Peace vs Chaos in Second Life

Artful Expressions: Kimmy Ridley

It’s not often that you come across Friedrich Nietzsche, Hafez, Amelia Atwater-Rhodes and Julie Andrews (among others) serving to give voice to items within an art exhibit, but that’s exactly what you’ll find with Peace vs. Chaos, which opened on Saturday March 14th at Artful Expressions gallery, curated by Sorcha Tyles.

The work of Kimmy Ridley, the exhibit feature nine images, four on the subject of chaos, as visualised by Kimmy, four on peace and the ninth a combination. The two groups of four are highly individualised. The four on the subject of peace are perhaps the most easily recognisable: scenes (for the most part) rich in colour, capturing what might be considered peaceful times: summer days, frolics in the countryside, delight in a falling feather – even the forth, an exuberant  throwing wide of arms while astride a bicycle, denotes joy – an emotion that we tend to display when we’re a peace in ourselves.

The chaos images are a little less straightforward, perhaps. In opposition to those depicting peace, three are in black and white, and one in colour. In this they sit as the yin to the three colour and single black-and-white yang of peace. With and blurred rendering of a face, two bodies sans head and the third with the slightly enlarged head floating above (ahead?) of a body out for a stroll.

Artful Expressions: Kimmy Ridley

These are all very esoteric, but it might be said chaos appears to be lacking. Whilst unusual, these images at first don’t appear to invoke a feeling of chaos; that is until we consider the personal nature of the peace images. these all suggest settings that, while they might be familiar to us as peaceful settings, are also very personal. And so it is with the chaos images, each of which offers a personal sense of chaos – of literally feeling that life has one losing one’s head.

The ninth image combines elements of peace and chaos – but perhaps not in the manner that might first be thought. While it would be easy to see the bright colours of the flowers as an expression of peace in keeping with the other peace images, and the skeleton representative of chaos, I’d suggest the reverse is true: the bright cascade of flowers might be seen as representing the natural chaos of nature, and the skeleton the peaceful slumber of death.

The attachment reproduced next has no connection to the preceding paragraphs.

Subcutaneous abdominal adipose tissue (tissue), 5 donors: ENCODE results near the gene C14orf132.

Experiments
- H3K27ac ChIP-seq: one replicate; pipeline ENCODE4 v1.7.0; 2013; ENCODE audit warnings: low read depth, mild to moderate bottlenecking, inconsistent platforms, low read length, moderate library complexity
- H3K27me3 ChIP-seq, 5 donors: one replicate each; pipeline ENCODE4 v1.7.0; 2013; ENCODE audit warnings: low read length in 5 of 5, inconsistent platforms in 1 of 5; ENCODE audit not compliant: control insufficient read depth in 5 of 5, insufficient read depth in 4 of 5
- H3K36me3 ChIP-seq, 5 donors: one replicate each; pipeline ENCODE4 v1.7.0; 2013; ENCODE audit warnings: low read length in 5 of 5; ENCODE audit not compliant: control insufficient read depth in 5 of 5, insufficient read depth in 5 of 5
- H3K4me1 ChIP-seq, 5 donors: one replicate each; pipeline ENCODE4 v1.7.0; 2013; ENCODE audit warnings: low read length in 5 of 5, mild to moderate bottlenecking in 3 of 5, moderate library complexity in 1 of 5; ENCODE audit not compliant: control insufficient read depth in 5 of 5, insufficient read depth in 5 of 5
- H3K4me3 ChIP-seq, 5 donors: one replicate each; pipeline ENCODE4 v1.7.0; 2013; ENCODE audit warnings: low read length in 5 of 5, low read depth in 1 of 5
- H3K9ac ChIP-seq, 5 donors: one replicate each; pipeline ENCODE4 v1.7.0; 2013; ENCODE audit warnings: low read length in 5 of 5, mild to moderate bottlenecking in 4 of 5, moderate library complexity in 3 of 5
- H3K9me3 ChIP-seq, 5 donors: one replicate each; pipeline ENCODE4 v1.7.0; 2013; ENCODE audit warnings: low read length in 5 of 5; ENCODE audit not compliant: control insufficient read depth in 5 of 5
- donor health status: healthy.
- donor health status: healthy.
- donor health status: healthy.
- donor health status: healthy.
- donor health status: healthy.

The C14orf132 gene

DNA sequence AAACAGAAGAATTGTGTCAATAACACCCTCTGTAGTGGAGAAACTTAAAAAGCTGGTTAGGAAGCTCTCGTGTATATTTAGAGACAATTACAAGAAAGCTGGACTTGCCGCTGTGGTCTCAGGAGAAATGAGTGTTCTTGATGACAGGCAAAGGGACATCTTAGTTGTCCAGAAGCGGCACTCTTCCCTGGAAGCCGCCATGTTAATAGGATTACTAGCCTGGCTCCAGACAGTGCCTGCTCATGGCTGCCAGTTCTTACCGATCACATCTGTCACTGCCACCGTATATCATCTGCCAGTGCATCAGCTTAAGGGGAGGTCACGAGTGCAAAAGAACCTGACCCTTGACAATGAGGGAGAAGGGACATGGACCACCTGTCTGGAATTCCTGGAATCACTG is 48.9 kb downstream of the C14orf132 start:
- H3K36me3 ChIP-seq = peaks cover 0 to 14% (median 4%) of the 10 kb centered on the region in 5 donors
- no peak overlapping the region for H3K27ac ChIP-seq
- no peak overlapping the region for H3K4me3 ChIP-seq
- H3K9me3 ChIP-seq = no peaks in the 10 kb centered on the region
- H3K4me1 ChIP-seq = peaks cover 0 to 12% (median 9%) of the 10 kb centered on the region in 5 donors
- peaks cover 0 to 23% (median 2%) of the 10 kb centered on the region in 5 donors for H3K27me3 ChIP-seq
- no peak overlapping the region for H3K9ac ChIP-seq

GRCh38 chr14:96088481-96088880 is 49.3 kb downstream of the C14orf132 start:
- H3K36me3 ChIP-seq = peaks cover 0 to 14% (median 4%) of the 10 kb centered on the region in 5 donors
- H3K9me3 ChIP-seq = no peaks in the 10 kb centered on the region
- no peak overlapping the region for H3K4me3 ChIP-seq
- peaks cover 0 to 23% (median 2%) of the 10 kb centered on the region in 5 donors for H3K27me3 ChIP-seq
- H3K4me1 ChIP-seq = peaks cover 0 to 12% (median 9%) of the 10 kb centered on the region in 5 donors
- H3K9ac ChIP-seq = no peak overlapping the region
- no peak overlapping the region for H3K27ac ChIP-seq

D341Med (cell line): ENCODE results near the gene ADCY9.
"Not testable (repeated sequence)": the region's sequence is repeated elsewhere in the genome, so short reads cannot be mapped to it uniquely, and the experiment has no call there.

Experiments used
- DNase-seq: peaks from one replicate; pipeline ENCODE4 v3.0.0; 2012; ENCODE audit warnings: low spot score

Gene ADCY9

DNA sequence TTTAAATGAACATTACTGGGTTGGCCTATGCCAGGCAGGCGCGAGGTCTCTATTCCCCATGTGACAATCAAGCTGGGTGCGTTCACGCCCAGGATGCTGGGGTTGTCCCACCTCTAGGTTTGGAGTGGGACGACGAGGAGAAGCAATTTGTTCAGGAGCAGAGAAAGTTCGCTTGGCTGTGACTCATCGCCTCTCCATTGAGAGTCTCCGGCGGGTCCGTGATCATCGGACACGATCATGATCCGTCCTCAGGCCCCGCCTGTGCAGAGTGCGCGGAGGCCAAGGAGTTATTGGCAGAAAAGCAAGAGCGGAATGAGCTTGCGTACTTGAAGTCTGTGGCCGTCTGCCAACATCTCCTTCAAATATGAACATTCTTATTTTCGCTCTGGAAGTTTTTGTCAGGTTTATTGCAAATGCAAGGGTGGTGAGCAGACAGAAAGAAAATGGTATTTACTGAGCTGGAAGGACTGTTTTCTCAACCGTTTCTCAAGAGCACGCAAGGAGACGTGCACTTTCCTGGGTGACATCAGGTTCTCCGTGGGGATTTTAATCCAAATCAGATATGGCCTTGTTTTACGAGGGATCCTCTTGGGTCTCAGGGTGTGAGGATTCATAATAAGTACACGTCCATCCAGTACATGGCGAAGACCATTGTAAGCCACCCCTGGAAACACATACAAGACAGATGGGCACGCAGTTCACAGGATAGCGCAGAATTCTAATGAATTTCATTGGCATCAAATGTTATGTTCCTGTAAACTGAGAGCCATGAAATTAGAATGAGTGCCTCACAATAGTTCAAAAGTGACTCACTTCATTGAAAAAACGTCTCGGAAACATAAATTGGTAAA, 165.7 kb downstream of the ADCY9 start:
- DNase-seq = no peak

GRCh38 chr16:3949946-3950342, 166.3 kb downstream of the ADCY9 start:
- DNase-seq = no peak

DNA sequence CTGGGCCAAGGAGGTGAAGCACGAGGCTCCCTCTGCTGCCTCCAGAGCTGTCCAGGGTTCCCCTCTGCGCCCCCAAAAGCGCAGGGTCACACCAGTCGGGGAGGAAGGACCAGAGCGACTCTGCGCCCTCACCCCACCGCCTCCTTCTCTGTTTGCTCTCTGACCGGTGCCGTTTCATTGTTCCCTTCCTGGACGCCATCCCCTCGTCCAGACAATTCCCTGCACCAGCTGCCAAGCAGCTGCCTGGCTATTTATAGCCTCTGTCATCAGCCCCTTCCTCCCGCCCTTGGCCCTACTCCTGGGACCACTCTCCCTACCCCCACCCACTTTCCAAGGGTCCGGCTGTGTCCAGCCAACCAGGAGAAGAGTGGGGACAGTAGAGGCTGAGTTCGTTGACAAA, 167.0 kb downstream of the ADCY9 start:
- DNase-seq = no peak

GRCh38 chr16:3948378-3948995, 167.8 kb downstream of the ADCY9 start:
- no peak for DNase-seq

Artful Expressions: Kimmy Ridley

Thus together, these images present a personal view of peace and chaos, underlined by the personal selection of quotes offered as a part of the exhibition (just take the information board). These are ideas to which we can all relate times of joy and happiness, confusion and upset; in short, the Peace vs. Chaos that can so often be a part of our lives.

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Lab blogs about SL operations and coronavirus

via and © Linden Lab

With the world-wide concern over the latest coronavirus strain and Covid-19, Linden Lab CEO Ebbe Altberg blogged a message concerning the situation, social distancing and Second Life operations on Wednesday, March 18th. In particular he noted:

As concerns about the current coronavirus outbreak continue, we want to assure the community that we have taken steps to ensure that the Second Life operations stay steady while also helping our employees stay safe through this public health crisis. Our hearts and thoughts go out to those who have been affected by this unprecedented event.

Second Life will continue to be available without interruption as we get through this tough time together. Due to our previous crisis contingency planning and the flexible nature of our distributed workforce, we are not expecting any changes to response times for support inquiries and payment processing.

We know that Second Life serves a great purpose for our community as people seek ways to stay in touch with their friends and co-workers, as they grapple with new social distancing protocols, mandated remote work requirements, and other precautionary measures. …

Like many companies across the globe, we’ve put into action new remote work policies for our employees to ensure that they can take care of themselves and their families while continuing to work from home. Prior to this incident, a large percentage of our company was already working from the “Moonlab” (that’s what we call remote employees’ locations), so we have been able to transition quickly and efficiently to a fully remote setup.

The blog post also noted the recent reduction in tier fees that has been made for educational organisations and non-profits (see: Second Life: support for remote working & reduced education / non-profit fees – updated), and goes on to indicate that Second Life is seeing a resurgence of interest in the platform as a result of the outbreak, with an increase in new user registrations and in returning users.

As a pair of purely anecdotal comments on this latter point, out of the attendees at the Tuesday, March 17th SUG meeting, one indicated they were a returning user, brought back to SL as a result of the pandemic. Meanwhile, on Wednesday, March 18th, I was able to assist a student trying to reach lessons at NOVA, the Northern Virginia Community College. He was on his first day in SL, his classes having shifted to being on-line / in-world and had managed to get himself somewhat lost! It only took a moment to look-up the college in Search, provide a link in chat and explain to him how to use it, and he was on his way! So, as the blog notes, it’s worth taking the time to make newcomers welcome and provide a little support to help them feel comfortable.